For as long as memory serves, if you are at an electronic music event, your entire body is positioned so you are facing the DJ, or as the case may be, the artist. This individual is doing absolutely nothing worth looking at. It’s true whether you’re looking at someone throw their arms in the air and jump around a bit, or someone that rarely looks up, or even uncurls from a back problem-inducing crunched position for the entirety of their set. Yet the spectators’ eyes do not unglue from the stage. It’s as if the EDM event will not fully be experienced if they avert their attention for even a few minutes.
The club-goers’ rapt attention has been rewarded. Forward thinking artists such as Paul Oakenfold and Amon Tobin, standard-setting venues such as Las Vegas’ Marquee, music festivals like Ultra, all provide something for you to look at.
Enter Vello Virkhaus and V Squared Labs.
[quote]“In electronic music there’s more room for freeform.”[/quote]Based out of Los Angeles, Virkhaus’ V Squared Labs has been providing cutting-edge visuals to accompany electronic music since 2000. Operated by designers, multimedia artists, programmers, producers, as well as office staff, in addition to being an artist, Virkhaus has also taken on a director role. The studio is wholly digital-based focusing on developing their product around the program TouchDesigner from the Canadian company Derivative.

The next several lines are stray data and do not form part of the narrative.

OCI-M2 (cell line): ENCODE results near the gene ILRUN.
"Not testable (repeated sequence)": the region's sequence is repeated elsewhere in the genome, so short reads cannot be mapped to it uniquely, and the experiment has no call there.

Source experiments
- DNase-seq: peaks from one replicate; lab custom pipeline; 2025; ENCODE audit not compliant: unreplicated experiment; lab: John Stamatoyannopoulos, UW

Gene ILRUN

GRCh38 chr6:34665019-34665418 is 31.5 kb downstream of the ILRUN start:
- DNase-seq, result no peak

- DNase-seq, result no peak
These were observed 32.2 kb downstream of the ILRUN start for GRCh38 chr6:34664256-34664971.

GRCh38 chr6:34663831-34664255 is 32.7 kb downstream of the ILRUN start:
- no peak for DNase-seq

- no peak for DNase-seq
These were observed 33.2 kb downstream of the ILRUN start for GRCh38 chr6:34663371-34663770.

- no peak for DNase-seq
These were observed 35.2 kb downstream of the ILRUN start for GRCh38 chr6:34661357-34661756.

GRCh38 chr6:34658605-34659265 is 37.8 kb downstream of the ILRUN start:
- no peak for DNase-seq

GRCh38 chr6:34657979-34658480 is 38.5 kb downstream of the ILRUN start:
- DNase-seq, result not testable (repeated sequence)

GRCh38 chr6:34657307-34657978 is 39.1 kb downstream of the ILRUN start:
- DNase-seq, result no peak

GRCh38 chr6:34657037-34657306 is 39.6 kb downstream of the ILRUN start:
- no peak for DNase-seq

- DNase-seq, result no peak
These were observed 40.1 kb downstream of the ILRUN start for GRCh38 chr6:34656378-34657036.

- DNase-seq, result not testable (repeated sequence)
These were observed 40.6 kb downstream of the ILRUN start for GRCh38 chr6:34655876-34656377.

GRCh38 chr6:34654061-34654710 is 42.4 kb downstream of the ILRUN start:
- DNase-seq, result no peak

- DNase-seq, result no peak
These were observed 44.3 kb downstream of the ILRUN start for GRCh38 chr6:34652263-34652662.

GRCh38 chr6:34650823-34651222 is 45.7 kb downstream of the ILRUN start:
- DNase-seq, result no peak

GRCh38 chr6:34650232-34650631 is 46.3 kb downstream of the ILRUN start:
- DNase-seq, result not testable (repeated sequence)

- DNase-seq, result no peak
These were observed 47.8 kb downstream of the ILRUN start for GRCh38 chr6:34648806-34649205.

The Labs’ high quality and high tech presentations are as distinct as they are varied. From the heightened 3D experience of Tobin to the outer space one tailored to Oakenfold and the multiple worlds created for the Marquee, the Labs provide a multi-sensory encounter for the audience.
A large part of why V Squared Labs’ presentations work as well as they do is the airtight relationship the visuals have with the clients. It is the client who makes the initial approach so there is an understanding of what can be expected from the Labs.